Goin’ green; county vehicle fleet now using biodiesel fuel

Hawaii County’s vehicle fleet is a little bit more green thanks to a local partnership that increases use of biodiesel.


Hawaii County’s vehicle fleet is a little bit more green thanks to a local partnership that increases use of biodiesel.

It’s a small step toward a larger goal of reducing dependence on imported fuel sources while boosting local output of clean energy.

The county now is six months into a switch to a biodiesel blend called B20, which consists of 80 percent imported diesel and 20 percent locally made biodiesel. The latter is produced at the Pacific Biodiesel plant in Keaau.

County deputy managing director Randy Kurohara said in an email the shift first was considered in August 2013, when the county’s Research and Development Department began to look for new ways of reducing fossil-fuel dependence. Previous discussions about the matter centered on reducing dependence in electricity production as opposed to transportation fuels, Kurohara said.

The county fleet of diesel vehicles consists of the Hele-On buses in addition to highway trucks and some off-road vehicles. Converting the fleet also was a recommendation of the county’s Energy Sustainability Program, which was released in 2012.

“It puts us in a great position to lead by example, and we have a facility here that actually produces high-quality biodiesel,” Kurohara said.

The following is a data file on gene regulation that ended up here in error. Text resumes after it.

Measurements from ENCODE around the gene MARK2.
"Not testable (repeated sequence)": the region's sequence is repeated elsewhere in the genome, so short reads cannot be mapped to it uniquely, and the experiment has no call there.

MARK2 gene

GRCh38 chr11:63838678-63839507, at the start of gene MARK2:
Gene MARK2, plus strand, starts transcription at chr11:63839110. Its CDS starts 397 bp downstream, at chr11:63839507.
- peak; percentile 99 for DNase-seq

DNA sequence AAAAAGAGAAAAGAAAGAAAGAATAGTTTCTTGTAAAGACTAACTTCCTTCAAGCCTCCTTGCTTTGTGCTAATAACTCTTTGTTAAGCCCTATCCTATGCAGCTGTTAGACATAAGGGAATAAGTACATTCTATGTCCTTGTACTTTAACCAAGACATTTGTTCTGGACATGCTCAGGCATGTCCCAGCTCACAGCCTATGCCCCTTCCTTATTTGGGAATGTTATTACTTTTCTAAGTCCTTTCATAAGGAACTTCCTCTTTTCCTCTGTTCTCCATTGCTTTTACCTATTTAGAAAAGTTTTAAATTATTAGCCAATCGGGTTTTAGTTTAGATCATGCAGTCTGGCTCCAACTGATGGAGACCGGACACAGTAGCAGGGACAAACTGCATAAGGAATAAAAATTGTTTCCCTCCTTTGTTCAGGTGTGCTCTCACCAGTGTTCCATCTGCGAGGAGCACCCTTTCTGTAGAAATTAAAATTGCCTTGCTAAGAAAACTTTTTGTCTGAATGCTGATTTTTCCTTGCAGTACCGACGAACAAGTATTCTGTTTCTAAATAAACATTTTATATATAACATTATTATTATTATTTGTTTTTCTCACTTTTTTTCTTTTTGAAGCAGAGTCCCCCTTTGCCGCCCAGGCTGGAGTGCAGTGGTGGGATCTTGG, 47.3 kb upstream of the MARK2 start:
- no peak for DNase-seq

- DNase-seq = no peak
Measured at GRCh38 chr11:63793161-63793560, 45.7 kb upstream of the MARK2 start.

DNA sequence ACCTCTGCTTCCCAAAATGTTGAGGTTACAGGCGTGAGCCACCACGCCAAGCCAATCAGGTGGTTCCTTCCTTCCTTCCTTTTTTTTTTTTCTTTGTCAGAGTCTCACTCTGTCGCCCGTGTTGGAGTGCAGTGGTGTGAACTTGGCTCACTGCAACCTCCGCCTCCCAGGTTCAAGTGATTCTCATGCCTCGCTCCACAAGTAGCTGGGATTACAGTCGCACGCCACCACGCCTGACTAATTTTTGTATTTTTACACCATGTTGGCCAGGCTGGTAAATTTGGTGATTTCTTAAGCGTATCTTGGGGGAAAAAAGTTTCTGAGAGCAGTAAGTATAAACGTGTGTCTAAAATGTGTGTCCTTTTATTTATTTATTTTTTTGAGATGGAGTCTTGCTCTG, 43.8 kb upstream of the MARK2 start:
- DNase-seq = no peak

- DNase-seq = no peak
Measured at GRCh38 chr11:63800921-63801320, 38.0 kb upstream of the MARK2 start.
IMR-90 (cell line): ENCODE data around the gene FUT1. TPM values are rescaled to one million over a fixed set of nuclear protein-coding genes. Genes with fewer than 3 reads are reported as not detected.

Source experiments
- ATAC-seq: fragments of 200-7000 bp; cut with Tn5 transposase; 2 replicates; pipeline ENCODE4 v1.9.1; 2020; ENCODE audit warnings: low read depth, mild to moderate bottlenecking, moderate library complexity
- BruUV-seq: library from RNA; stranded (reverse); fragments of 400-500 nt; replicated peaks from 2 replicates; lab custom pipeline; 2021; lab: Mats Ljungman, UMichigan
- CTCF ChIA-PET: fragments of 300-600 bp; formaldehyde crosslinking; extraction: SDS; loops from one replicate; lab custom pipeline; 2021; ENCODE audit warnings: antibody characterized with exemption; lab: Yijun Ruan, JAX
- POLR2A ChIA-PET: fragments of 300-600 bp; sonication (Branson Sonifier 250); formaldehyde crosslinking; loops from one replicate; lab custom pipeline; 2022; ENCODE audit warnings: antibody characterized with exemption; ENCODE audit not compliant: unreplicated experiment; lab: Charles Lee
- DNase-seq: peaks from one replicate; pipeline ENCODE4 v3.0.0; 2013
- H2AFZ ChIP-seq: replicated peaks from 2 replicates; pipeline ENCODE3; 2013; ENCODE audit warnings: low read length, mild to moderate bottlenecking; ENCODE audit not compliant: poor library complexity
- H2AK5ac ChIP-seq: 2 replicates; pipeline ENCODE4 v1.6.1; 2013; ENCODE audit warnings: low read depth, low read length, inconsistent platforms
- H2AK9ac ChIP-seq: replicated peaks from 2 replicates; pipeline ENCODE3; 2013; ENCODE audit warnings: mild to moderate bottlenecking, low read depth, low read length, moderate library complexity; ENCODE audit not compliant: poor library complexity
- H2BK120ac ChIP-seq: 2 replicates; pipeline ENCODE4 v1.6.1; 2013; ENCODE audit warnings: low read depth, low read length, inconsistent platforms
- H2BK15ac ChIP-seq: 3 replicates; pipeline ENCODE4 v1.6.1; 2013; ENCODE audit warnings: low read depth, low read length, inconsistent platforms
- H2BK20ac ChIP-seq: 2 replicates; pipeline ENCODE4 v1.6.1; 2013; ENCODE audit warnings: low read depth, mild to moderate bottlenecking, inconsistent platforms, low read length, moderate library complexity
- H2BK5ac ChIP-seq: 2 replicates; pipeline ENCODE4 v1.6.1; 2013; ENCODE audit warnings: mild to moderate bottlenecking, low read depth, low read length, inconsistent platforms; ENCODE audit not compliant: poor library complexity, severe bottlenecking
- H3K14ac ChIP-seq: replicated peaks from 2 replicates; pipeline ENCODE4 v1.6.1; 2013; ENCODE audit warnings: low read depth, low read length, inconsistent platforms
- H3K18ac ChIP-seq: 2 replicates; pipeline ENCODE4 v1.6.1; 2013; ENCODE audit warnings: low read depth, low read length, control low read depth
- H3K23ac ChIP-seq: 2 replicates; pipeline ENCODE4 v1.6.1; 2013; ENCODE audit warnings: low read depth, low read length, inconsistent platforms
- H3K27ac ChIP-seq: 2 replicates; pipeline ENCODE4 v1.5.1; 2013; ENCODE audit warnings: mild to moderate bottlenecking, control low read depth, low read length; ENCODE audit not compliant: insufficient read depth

The Pacific Biodiesel plant in Keaau opened in 2012 and is capable not only of refining biodiesel but distilling it. The distillation capabilities mean more types of waste products can be converted to fuel.

Biodiesel is made from waste products such as cooking oil, vegetable oil, or animal greases. B20 operates using the existing diesel systems in vehicles.

“Nothing has changed in how we received the fuel,” said county mass transit administrator Tiffany Kai. “We have a fueling company that comes down to the county baseyard and the tank is there.”

“In the long run, we’re going to see the benefits,” Kai said.

The total amount of biodiesel the county will use in fiscal year 2016 is an estimated 1 million gallons. According to the Energy Sustainability Program, about $7.5 million annually is spent on fuel. Kurohara said the county was under budget for the current fiscal year.

Prices of B20 fluctuate with oil prices, since imported fuel still is needed to make the blend. The county contract for petroleum is held by Hawaii Petroleum and Aloha Petroleum.

“We can’t get to 100 percent renewables if we don’t start at 20 percent,” said Pacific Biodiesel vice-president Kelly King.

The county’s switch is the latest mass conversion to biodiesel. Hawaiian Electric Co. has used the fuel for the past eight years. The City and County of Honolulu switched its transportation fleet to biodiesel 10 years ago.

Honolulu’s switch was spurred by an effort to clean its landfills by keeping grease out of the premises. Trap grease and cooking oil from restaurants gets picked up by Pacific Biodiesel and transported to processing plants.

Ironically, Maui County, where Pacific Biodiesel was founded, has not made a switch, but King said Kauai County soon might begin using B20. The company also is working with the state Department of Transportation to switch its vehicles.


“It’s great because the more volume we have, the more we can start looking at where to build the next biodiesel plant in the state,” King said. “It’s really gratifying for us to be able to provide those kind of jobs.”

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